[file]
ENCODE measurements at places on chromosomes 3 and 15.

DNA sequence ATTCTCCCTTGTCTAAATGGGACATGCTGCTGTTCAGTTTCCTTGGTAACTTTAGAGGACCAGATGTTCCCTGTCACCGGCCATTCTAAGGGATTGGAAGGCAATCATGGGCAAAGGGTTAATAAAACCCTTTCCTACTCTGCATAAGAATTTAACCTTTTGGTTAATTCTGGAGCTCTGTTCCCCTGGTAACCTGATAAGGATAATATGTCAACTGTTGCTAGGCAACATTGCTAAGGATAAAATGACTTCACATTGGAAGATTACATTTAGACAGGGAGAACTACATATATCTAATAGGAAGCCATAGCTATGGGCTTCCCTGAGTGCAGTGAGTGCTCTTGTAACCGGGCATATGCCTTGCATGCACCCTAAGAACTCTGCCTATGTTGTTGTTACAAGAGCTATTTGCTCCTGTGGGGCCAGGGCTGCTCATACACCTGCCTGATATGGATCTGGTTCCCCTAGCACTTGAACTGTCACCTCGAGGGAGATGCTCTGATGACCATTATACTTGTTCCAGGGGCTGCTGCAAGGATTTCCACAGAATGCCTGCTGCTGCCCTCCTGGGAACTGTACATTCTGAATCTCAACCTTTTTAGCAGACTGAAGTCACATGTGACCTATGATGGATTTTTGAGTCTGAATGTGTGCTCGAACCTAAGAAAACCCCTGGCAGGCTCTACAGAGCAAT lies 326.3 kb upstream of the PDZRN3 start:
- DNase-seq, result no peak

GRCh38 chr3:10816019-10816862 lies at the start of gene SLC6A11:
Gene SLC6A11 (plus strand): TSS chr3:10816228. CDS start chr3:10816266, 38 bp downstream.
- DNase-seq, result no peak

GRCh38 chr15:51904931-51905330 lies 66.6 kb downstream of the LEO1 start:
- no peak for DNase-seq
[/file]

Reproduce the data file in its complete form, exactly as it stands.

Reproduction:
ENCODE measurements at places on chromosomes 3 and 15.

DNA sequence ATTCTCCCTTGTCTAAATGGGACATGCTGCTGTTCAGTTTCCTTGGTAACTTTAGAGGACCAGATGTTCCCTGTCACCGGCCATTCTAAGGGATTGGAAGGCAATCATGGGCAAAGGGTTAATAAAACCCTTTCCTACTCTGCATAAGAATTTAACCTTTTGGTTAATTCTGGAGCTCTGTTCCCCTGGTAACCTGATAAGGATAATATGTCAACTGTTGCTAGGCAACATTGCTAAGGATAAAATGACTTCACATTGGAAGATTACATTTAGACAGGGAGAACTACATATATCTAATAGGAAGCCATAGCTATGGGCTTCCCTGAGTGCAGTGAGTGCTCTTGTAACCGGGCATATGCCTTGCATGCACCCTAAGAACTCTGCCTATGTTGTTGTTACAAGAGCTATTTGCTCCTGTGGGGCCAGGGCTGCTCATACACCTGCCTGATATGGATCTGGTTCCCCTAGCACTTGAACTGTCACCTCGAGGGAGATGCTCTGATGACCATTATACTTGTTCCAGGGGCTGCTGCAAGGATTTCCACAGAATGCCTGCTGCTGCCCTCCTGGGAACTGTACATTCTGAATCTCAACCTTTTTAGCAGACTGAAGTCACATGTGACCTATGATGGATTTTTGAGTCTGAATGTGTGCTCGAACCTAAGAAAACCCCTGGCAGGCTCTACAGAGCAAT lies 326.3 kb upstream of the PDZRN3 start:
- DNase-seq, result no peak

GRCh38 chr3:10816019-10816862 lies at the start of gene SLC6A11:
Gene SLC6A11 (plus strand): TSS chr3:10816228. CDS start chr3:10816266, 38 bp downstream.
- DNase-seq, result no peak

GRCh38 chr15:51904931-51905330 lies 66.6 kb downstream of the LEO1 start:
- no peak for DNase-seq